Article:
Ash Wednesday falls each year on the day after Mardi Gras, also known as Fat Tuesday or Shrove Tuesday.
The liturgical season of Lent begins on Ash Wednesday. Lent, the 40-day period preceding Easter, is a time of reflection, fasting, prayer and almsgiving for many Christians.
On Ash Wednesday, ashes are distributed on the foreheads of people of all ages at special Masses and services held in Catholic, Methodist, Lutheran, Anglican and some Baptist churches.
In Catholic churches, the ashes are made from burning the blessed palms used on Palm Sunday the previous year.
For nearly a year, the palms hang in our homes and bedrooms, some folded into crosses and others as long slender leaves to remind us of Jesus.
The ashes are to remind us to turn away from sin. In my youth, the priest prayed, "Remember, man, that thou art dust and unto dust thou shalt return" as he marked us with the sign of the cross.
As a cradle Catholic, I grew up with the same plan for Lent that many other Catholic kids had: to give up candy for 40 days.
Giving up is what Lent was all about back in the '60s and early '70s and there weren't a lot of things that most of us kids had that we could give up.
Giving up candy for 40 days may not sound like much, but to kids who loved candy, it was harder than you probably realize.
In addition to giving up candy, we also abstained from meat on Ash Wednesday and on Fridays, but back then, abstaining from meat was done on Fridays all year long, not just during Lent.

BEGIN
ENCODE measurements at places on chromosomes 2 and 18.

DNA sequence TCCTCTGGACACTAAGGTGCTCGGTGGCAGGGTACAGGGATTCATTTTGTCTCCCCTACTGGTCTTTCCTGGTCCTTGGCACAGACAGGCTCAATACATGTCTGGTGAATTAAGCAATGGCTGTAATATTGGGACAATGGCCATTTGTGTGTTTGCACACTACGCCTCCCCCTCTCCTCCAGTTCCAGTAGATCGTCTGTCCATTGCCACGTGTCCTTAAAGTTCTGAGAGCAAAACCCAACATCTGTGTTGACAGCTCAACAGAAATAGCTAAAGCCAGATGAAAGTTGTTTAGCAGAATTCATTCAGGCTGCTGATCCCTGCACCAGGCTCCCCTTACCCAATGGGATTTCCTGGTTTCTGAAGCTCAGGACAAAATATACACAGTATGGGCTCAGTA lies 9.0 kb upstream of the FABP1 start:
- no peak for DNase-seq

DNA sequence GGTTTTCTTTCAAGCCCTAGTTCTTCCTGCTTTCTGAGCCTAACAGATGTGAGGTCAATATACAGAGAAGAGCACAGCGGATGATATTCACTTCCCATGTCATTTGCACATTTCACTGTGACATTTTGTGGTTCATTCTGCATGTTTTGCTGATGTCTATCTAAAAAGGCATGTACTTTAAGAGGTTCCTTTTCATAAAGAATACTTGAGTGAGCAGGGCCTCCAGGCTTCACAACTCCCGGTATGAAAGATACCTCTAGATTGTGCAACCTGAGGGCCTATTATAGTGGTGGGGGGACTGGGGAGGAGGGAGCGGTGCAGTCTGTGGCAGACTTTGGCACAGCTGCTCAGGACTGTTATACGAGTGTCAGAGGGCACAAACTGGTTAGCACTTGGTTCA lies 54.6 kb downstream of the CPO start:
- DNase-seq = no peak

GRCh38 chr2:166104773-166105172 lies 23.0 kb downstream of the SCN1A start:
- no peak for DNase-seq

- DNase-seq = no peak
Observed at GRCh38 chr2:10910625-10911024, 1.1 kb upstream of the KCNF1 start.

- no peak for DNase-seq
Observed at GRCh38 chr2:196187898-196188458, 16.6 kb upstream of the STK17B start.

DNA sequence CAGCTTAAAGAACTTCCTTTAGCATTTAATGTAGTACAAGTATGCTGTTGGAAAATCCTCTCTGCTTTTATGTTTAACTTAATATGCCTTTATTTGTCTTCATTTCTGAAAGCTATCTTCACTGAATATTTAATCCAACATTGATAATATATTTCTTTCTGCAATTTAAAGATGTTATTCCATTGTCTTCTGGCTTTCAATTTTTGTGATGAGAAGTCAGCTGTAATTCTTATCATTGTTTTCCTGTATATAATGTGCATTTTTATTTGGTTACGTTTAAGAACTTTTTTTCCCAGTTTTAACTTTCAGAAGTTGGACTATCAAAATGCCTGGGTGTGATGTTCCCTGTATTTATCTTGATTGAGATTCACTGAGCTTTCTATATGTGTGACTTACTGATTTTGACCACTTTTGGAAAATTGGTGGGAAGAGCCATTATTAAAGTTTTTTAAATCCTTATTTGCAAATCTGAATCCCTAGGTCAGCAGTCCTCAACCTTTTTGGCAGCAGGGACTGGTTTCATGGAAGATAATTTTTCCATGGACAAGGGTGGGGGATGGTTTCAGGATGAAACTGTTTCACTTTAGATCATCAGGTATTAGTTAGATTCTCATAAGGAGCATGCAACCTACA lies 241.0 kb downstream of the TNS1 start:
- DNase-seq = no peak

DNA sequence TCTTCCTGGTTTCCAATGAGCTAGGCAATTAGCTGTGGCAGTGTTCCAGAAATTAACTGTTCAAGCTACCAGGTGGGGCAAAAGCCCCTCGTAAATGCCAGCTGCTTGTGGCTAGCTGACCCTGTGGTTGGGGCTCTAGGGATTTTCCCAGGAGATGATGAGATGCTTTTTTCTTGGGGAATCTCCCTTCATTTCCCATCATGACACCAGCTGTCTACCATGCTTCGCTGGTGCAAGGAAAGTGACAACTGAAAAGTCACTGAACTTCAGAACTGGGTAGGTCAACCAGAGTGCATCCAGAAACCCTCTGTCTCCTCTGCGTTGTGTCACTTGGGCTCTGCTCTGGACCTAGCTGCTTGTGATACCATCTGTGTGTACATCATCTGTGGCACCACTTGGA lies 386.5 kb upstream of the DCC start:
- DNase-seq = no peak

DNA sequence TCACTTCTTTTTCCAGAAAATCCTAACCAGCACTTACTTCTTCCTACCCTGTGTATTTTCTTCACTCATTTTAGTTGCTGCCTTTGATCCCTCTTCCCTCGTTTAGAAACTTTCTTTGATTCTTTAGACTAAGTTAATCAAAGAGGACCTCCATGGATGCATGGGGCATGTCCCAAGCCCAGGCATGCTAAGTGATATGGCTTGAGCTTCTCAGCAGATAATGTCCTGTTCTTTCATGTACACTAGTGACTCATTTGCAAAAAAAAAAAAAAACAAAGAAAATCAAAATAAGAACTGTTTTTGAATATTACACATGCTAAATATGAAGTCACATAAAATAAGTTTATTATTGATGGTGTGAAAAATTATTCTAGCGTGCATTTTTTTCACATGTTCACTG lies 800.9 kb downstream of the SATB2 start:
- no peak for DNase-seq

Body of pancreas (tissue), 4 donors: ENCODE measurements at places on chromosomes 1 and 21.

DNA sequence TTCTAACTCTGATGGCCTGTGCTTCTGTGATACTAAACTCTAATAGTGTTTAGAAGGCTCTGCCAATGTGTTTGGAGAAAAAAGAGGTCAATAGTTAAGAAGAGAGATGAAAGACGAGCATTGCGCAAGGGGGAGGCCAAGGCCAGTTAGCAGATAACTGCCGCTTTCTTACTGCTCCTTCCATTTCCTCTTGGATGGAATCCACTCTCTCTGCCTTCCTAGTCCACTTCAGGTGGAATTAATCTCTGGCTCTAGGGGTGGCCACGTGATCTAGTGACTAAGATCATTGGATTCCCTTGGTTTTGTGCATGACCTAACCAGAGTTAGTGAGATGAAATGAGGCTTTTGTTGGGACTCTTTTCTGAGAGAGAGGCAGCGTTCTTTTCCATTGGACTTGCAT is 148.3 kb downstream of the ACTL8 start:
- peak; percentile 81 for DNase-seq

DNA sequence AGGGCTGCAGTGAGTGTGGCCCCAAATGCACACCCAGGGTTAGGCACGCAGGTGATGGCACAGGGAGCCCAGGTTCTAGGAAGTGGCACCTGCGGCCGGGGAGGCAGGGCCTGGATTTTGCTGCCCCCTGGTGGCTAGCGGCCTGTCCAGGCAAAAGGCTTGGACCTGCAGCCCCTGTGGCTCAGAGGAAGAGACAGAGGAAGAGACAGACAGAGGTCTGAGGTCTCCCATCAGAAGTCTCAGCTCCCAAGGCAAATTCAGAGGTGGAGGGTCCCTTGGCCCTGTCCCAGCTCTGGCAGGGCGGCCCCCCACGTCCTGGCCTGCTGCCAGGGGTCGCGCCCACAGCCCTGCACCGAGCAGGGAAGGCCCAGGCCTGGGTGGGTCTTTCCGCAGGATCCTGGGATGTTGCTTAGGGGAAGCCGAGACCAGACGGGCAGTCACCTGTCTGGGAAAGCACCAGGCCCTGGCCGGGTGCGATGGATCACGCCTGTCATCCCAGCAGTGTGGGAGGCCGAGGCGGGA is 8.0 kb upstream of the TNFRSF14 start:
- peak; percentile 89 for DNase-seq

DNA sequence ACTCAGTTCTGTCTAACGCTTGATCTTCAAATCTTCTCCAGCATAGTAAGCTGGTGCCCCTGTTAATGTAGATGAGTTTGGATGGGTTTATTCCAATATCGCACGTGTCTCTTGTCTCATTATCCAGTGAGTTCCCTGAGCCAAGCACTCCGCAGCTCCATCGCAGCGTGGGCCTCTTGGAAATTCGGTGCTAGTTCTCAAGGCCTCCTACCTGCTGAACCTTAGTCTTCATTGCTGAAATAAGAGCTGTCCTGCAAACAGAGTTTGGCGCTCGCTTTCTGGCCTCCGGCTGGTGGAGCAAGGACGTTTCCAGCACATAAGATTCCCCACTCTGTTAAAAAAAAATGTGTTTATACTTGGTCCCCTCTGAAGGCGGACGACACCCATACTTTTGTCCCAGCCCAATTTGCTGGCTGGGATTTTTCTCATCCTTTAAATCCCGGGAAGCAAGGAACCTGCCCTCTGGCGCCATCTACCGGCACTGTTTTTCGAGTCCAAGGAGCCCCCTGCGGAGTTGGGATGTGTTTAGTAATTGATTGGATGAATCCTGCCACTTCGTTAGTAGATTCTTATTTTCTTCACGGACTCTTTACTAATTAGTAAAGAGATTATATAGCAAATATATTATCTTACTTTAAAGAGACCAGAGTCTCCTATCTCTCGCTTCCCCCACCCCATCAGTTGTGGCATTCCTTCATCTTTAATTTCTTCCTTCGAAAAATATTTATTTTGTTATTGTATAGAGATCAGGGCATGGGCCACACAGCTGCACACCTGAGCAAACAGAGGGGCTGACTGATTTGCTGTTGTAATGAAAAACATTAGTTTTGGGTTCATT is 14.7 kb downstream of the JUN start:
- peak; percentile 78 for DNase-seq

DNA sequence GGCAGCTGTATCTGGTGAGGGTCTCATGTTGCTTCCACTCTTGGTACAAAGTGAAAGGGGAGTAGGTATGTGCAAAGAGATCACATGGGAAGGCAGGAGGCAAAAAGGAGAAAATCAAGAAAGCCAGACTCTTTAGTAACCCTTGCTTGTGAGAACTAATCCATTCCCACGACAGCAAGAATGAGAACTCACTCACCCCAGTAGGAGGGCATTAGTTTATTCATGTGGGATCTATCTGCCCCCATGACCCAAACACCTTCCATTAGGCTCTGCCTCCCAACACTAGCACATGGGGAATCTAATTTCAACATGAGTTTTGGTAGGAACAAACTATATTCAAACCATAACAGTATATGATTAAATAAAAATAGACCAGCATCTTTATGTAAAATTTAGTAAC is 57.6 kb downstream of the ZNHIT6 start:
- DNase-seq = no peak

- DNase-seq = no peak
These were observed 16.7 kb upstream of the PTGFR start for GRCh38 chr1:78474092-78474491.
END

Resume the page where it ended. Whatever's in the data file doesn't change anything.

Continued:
We always had to give a portion of our allowances to the poor via the church's collection baskets. Our allowances were pretty small, but we shared, perhaps not as joyfully as we should have.
Fridays were also Stations of the Cross day. For those not raised Catholic, the Stations of the Cross are a way of following Jesus' footsteps from the time he was condemned to death until he was laid in the tomb.
At Catholic school, we attended Stations of the Cross together, praying at each station as we reflected on the meaning of Jesus' suffering and death.
Fast forward more than a few years. The Catholic Church has come a long way, realizing along the way that Lent isn't just about 'giving up,' nor just about preparing yourself for Easter.
We still abstain from meat on Ash Wednesday and on Fridays during Lent. The Stations of the Cross are still part of Lent at St. Thomas More Catholic Church in Lynchburg and other Catholic churches around the world.
We still repent our sins and attend community penance services during Lent. But Lent is about more than each individual.
There's a big focus on doing good during Lent. Almsgiving to the poor and other ways of giving back to others, especially those less fortunate, is a part of what Catholics do during Lent.
Finally, Lent is about prayer and reflection on the word of God. In some churches, Bible studies are part of Lent. And, of course, some of us still give up candy. Old habits are hard to break.